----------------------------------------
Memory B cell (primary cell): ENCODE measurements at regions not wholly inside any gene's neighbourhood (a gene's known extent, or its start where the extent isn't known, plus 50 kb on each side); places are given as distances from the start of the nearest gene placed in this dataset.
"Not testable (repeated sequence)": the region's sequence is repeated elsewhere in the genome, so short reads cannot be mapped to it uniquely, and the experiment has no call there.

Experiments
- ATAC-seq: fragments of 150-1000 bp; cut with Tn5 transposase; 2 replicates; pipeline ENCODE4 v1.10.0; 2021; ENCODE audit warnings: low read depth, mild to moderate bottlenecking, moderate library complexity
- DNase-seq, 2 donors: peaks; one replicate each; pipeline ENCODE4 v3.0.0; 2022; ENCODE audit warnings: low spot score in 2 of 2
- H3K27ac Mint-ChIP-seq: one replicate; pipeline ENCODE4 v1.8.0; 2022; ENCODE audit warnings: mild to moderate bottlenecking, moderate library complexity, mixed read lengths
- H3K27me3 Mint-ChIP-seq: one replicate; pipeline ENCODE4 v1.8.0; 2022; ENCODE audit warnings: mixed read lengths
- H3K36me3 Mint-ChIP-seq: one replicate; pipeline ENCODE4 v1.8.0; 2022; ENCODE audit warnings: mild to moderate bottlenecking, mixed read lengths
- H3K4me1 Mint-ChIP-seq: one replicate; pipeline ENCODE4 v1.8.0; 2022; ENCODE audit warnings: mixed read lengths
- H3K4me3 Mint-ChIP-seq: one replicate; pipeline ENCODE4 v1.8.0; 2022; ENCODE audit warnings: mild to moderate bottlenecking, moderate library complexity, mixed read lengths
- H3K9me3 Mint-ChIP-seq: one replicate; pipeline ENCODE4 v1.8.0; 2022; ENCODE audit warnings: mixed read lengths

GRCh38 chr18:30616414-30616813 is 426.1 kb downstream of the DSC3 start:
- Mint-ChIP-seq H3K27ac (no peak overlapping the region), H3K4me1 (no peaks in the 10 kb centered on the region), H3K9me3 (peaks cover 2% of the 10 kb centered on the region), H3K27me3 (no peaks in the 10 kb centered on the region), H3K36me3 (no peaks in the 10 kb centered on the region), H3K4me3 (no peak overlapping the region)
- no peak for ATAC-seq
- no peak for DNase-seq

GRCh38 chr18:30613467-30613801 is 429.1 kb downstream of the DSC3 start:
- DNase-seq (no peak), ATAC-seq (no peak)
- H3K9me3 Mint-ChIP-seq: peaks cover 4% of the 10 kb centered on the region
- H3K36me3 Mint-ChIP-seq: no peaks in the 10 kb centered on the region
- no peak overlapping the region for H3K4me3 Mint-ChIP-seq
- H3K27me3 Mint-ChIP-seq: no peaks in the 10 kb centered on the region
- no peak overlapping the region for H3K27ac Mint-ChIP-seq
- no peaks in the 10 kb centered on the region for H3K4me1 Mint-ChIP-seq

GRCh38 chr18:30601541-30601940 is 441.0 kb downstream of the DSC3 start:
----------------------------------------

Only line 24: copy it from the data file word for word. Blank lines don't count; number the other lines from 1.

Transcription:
GRCh38 chr18:30601541-30601940 is 441.0 kb downstream of the DSC3 start: